nep-res New Economics Papers
on Resource Economics
Issue of 2016‒09‒25
four papers chosen by
Maximo Rossi
Universidad de la República

  1. Confronting Deep and Persistent Climate Uncertainty By Wagner, Gernot; Zeckhauser, Richard J.
  2. Does environmental regulation create merger incentives? By Anna CRETI; María-Eugenia SANIN
  3. A Conceptual Framework for Integrated Economic-Environmental Modelling By Onil Banerjee; Martin Cicowiez; Mark Horridge; Renato Vargas
  4. The economics of the European Water Framework Directive – A retrospective remark focusing on Sweden By Ek, Kristina; Persson, Lars

  1. By: Wagner, Gernot (Harvard University); Zeckhauser, Richard J. (Harvard University)
    Abstract: Deep-seated, persistent uncertainty is a pernicious feature of climate change. One key parameter, equilibrium climate sensitivity, has eluded almost all attempts at pinning it down more precisely than a 'likely' range that has stalled at 1.5-4.5 degrees C for over thirty-five years. The marginal damages due to temperature increase rise rapidly. Thus, uncertainty in climate sensitivity significantly raises the expected costs of climate change above what they would be if the temperature increases were known to be close to a mean value 3.0 degrees C. The costs of this uncertainty are compounded given that the distribution of possible temperature changes is strongly skewed toward higher values.
    JEL: D81 Q54
    Date: 2016–08
  2. By: Anna CRETI (Dauphine University and Ecole Polytechnique); María-Eugenia SANIN (EPEE, Evry-Val-d'Esssone University and Ecole Polytechnique)
    Abstract: This paper studies merger incentives for polluting Cournot firms under a competitive tradable emission permits market. Such setting is relevant to assess the observed mergers between power generators in the Regional Greenhause Gas Initiative (RGGI) allowing us to derive policy recommendations. We find that when firms are symmetric and marginal costs are constant, an horizontal merger that generates efficiency gains is welfare enhancing, but efficiency gains must be high enough with respect to the case without permits markets for the merger to take place. Secondly, the presence of a competitive (or monopolistic) outside market that also trades in the permits market makes profitable a merger that would not happen otherwise. When firms are vertically related in an input-output chain, an horizontal merger in one of the markets increases profits in that market and in the other market due to the decrease in permits price. Finally we consider an oligopoly-fringe model in which firms differ both in their marginal costs of production and in their pollution intensity. A merger between the oligopolistic firms decreases permits price and is always profitable as opposed to the symmetric Cournot case in which there is a critical size for profitability.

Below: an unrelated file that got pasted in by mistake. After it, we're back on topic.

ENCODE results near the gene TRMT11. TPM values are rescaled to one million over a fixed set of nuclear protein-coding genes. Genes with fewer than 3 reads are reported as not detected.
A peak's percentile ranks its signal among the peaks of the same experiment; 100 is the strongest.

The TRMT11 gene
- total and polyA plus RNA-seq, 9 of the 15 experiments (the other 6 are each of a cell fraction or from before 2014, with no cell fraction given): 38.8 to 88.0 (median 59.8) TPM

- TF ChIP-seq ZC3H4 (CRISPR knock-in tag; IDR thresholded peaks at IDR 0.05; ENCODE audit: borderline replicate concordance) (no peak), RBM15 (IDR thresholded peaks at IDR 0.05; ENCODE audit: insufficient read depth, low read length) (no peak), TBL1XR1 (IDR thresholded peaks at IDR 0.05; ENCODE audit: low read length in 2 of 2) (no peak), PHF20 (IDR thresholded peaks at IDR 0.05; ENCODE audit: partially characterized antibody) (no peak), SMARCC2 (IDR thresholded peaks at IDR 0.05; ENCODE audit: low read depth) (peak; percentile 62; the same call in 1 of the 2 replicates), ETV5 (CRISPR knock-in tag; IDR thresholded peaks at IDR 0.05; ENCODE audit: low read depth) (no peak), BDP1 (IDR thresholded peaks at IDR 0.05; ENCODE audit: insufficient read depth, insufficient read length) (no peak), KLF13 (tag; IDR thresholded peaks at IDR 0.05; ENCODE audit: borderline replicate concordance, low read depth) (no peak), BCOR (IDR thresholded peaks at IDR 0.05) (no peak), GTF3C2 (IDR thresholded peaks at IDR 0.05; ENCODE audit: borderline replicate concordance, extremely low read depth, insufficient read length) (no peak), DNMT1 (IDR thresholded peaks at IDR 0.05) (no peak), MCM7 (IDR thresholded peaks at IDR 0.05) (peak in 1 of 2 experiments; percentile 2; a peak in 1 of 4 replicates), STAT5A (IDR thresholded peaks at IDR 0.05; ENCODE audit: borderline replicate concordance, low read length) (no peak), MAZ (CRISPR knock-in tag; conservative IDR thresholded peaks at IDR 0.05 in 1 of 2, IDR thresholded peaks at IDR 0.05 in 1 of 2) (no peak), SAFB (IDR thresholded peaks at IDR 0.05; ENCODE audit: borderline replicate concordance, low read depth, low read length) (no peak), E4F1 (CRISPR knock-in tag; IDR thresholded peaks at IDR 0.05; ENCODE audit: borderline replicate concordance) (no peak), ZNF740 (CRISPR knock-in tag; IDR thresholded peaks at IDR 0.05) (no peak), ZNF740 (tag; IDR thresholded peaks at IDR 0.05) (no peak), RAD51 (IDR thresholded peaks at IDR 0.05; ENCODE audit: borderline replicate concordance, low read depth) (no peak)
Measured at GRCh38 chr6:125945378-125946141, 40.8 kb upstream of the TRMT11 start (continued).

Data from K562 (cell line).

Keywords: mergers, environmental externality, tradable emission permits, social welfare, Cournot competition
    JEL: L13 L41 Q51
    Date: 2016
  3. By: Onil Banerjee (Inter-American Development Bank); Martin Cicowiez (UNLP - FCE); Mark Horridge (Victoria University); Renato Vargas (World Bank)
    Abstract: Economy-wide models such as Computable General Equilibrium (CGE) Models are powerful tools that provide insights on policy impacts on standard economic indicators. With the recent publication of the System of Environmental-Economic Accounts (SEEA), the power of this approach is amplified. This paper addresses an important gap in economy-wide policy modelling applications and literature by developing a conceptual framework for the integration of the SEEA in the CGE framework, enabling for the first time the analysis of policy impacts on the economy and the environment in a quantitative, comprehensive and consistent framework. Previous integrated modelling efforts have generally focused on the interaction between the economy and one environmental resource in isolation, requiring significant data reconciliation. Integration of SEEA into a CGE circumvents this resource intense process, enhancing analytical power, obviating the need for strong assumptions in reconciling economic-environmental data, reducing start-up costs, and increasing the timeliness of evidence-based policy advice.
    Date: 2016–09
  4. By: Ek, Kristina (Economics Unit, Luleå University of Technology); Persson, Lars (CERE and the Department of Economics, Umeå University)
    Abstract: The Water Framework Directive (WFD) explicitly acknowledges the role of economics in the process of reaching the environmental quality objectives. The purpose of this paper is to discuss the implementation of the WFD in Sweden based on standard economic theory regarding instruments for cost efficient- and effective solutions to environmental problems. A lesson is that although incentive based instruments are beneficial from a cost-efficiency perspective, the complexities associated with environmental water management may somewhat challenge their implementation. Flexibility is a key issue for cost-effectiveness and, since Swedish water management mainly consists of command-and control instruments, the cost effectiveness is likely to be limited. Furthermore, the paper also points at how policy instruments relate to the economic burden aspect and the PPP – both highlighted in the Directive.
    Keywords: The economics of the Water Framework Directive; cost efficiency and effectiveness; environmental water management; Polluter Pays Principle
    JEL: H23 Q53
    Date: 2016–09–19

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